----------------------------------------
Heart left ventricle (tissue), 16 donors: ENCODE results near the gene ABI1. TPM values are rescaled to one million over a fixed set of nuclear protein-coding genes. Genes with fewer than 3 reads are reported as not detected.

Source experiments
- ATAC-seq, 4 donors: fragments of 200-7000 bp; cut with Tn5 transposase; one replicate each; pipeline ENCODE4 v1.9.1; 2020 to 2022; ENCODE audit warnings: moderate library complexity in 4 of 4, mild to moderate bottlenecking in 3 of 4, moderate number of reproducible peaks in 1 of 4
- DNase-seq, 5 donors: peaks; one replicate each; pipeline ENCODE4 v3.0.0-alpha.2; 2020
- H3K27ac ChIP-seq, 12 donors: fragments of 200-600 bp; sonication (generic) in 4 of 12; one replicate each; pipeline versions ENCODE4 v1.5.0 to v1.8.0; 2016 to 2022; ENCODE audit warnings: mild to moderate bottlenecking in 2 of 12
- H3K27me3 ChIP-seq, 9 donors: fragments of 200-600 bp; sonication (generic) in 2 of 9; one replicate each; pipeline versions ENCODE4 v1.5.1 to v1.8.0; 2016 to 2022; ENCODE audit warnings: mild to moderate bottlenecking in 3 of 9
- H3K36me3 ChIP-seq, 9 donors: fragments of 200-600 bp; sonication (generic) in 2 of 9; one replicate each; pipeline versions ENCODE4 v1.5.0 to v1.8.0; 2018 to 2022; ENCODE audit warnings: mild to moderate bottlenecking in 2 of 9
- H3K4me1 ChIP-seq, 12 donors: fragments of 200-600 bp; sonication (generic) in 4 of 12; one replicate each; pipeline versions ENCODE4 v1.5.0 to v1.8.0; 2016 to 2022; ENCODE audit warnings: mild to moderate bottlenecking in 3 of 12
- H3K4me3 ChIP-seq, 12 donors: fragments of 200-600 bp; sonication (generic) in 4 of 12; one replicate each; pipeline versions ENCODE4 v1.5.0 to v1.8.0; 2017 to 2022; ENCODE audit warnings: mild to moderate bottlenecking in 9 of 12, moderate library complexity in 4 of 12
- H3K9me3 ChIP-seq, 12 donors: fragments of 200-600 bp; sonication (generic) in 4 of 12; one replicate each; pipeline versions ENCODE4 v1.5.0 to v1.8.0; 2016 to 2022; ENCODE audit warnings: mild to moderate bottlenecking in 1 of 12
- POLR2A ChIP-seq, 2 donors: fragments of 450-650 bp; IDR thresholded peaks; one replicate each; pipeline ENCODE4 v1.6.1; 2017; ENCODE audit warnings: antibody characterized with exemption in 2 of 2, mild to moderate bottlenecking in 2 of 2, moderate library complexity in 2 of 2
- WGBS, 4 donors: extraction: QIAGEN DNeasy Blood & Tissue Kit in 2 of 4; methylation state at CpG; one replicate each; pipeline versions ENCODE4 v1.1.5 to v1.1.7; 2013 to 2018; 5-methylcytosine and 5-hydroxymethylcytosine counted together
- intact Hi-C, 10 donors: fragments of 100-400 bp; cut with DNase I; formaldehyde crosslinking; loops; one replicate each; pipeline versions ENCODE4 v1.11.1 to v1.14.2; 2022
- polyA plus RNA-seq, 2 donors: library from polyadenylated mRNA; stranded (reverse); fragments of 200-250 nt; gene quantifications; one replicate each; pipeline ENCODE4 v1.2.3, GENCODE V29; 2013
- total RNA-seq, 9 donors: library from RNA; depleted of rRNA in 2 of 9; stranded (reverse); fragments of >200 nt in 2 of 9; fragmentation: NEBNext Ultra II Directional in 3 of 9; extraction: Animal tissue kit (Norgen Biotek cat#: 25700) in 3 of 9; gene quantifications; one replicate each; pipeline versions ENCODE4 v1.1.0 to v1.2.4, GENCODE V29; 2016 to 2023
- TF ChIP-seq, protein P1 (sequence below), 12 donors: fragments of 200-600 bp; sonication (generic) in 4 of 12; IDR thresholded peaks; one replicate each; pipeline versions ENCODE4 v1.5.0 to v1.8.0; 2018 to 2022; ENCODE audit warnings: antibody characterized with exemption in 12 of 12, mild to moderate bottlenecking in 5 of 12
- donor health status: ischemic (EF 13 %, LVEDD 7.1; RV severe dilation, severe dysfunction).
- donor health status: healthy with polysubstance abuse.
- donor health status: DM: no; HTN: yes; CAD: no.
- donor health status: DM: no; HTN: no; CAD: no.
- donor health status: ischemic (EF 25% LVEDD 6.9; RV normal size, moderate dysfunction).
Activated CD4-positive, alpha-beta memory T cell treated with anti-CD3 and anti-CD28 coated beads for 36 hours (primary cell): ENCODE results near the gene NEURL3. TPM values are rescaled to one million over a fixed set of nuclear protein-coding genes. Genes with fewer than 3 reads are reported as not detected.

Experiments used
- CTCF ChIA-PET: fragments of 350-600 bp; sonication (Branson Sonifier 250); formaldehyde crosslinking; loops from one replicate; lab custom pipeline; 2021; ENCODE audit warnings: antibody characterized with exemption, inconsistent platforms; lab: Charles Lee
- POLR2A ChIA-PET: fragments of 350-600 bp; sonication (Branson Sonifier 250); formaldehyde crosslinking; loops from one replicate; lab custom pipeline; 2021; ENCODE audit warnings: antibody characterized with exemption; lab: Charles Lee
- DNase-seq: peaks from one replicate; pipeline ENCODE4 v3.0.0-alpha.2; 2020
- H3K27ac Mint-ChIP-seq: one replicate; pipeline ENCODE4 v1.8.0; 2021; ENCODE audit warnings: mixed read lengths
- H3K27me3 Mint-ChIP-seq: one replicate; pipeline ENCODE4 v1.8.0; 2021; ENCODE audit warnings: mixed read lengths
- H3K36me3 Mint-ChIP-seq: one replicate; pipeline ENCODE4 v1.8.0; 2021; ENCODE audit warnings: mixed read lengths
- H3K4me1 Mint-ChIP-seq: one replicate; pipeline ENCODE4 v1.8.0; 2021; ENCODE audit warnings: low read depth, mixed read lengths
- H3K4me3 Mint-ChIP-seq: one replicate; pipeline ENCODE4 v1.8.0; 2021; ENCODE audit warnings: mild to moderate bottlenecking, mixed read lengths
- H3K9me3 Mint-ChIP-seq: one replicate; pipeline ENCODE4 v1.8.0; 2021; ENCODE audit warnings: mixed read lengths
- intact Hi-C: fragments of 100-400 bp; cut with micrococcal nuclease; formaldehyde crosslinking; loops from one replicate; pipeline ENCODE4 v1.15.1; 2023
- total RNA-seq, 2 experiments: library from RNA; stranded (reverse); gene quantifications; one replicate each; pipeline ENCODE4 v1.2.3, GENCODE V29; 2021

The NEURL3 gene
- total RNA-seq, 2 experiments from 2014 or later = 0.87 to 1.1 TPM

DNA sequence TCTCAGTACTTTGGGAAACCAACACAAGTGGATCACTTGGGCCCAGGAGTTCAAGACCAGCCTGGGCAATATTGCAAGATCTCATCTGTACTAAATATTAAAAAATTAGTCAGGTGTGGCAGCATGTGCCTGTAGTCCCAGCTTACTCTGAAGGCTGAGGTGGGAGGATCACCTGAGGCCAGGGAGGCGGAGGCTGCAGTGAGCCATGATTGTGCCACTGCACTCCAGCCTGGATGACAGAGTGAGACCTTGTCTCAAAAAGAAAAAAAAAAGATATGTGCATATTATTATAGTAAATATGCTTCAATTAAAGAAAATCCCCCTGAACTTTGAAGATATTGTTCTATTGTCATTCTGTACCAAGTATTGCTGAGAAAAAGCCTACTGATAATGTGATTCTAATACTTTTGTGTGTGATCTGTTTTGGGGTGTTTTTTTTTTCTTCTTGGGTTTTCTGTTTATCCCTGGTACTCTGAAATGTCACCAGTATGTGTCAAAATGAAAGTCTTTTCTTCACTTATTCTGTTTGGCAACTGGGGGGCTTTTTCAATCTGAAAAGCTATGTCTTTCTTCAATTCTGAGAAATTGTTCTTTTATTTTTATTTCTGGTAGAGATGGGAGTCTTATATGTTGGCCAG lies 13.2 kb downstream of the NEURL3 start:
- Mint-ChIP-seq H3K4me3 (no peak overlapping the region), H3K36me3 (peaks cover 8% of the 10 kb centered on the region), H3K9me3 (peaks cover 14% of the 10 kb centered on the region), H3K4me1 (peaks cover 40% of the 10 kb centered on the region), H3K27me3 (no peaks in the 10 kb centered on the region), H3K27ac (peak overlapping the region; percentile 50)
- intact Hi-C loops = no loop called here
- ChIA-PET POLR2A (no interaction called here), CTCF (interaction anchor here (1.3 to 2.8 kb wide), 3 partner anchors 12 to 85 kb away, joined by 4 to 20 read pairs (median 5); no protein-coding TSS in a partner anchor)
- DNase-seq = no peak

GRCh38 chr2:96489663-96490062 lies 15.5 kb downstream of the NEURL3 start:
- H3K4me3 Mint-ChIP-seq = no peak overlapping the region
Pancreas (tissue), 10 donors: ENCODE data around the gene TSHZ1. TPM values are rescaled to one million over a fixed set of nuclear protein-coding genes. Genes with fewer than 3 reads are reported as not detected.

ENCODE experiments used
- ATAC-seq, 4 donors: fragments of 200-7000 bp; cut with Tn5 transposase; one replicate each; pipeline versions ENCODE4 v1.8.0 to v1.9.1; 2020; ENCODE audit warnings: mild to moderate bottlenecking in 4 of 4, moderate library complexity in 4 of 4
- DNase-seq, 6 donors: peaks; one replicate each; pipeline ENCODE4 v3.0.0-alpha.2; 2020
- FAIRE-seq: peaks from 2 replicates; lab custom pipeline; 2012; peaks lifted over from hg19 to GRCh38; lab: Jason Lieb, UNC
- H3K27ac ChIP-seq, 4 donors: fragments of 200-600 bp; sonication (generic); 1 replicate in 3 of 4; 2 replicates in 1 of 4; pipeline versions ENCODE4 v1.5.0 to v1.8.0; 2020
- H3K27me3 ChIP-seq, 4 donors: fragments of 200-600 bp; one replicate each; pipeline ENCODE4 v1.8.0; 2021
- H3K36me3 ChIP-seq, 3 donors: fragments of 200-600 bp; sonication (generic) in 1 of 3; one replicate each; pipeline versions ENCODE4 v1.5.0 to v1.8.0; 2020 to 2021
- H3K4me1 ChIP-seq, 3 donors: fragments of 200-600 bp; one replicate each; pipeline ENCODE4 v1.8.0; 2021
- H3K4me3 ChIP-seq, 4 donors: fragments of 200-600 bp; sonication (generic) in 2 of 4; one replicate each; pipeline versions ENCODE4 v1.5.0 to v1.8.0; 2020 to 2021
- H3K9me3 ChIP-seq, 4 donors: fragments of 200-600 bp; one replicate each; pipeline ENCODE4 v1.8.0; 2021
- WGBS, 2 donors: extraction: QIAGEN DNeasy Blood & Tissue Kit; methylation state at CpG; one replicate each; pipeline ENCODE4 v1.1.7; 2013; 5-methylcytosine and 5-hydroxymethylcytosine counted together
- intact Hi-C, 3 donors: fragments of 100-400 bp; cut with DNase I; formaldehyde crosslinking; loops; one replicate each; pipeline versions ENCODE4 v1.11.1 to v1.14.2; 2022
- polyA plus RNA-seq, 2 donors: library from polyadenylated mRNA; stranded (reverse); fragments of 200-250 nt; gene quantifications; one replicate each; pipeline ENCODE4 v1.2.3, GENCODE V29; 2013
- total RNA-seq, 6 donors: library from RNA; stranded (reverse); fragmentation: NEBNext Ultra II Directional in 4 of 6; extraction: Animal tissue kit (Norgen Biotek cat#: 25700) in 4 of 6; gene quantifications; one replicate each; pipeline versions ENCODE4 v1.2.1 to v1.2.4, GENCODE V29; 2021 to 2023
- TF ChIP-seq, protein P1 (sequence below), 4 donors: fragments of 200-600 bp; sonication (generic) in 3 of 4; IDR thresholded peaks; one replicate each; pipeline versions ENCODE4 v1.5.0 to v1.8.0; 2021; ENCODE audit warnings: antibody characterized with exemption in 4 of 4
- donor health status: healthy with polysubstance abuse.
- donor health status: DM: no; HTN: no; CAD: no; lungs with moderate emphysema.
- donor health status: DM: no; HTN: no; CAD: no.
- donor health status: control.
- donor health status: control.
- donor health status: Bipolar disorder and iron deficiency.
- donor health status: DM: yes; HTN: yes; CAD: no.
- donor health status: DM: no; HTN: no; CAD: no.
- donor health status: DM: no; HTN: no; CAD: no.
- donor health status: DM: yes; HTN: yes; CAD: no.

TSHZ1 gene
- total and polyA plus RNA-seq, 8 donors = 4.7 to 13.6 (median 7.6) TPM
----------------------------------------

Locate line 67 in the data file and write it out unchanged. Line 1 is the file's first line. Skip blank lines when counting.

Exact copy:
- donor health status: DM: no; HTN: no; CAD: no.